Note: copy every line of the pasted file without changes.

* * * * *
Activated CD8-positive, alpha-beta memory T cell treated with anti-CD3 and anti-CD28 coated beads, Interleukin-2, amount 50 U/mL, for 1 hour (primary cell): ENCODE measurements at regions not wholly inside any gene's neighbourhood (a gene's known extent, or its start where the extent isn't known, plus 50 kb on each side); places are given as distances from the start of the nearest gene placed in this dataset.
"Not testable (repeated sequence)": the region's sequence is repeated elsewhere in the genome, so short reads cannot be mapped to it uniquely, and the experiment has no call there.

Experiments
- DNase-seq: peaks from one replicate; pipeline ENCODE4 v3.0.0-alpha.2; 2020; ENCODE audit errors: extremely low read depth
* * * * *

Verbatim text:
Activated CD8-positive, alpha-beta memory T cell treated with anti-CD3 and anti-CD28 coated beads, Interleukin-2, amount 50 U/mL, for 1 hour (primary cell): ENCODE measurements at regions not wholly inside any gene's neighbourhood (a gene's known extent, or its start where the extent isn't known, plus 50 kb on each side); places are given as distances from the start of the nearest gene placed in this dataset.
"Not testable (repeated sequence)": the region's sequence is repeated elsewhere in the genome, so short reads cannot be mapped to it uniquely, and the experiment has no call there.

Experiments
- DNase-seq: peaks from one replicate; pipeline ENCODE4 v3.0.0-alpha.2; 2020; ENCODE audit errors: extremely low read depth